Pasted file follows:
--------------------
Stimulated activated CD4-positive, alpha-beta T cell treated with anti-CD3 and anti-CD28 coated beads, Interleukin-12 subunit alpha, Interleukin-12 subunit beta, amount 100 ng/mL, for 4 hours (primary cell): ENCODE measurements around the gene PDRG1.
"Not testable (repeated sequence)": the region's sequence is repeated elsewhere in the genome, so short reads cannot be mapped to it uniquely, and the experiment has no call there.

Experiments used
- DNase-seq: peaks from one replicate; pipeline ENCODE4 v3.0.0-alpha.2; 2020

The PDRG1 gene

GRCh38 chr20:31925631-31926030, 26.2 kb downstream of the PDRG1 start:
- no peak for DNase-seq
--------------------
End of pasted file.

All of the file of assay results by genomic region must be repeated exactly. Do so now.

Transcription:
Stimulated activated CD4-positive, alpha-beta T cell treated with anti-CD3 and anti-CD28 coated beads, Interleukin-12 subunit alpha, Interleukin-12 subunit beta, amount 100 ng/mL, for 4 hours (primary cell): ENCODE measurements around the gene PDRG1.
"Not testable (repeated sequence)": the region's sequence is repeated elsewhere in the genome, so short reads cannot be mapped to it uniquely, and the experiment has no call there.

Experiments used
- DNase-seq: peaks from one replicate; pipeline ENCODE4 v3.0.0-alpha.2; 2020

The PDRG1 gene

GRCh38 chr20:31925631-31926030, 26.2 kb downstream of the PDRG1 start:
- no peak for DNase-seq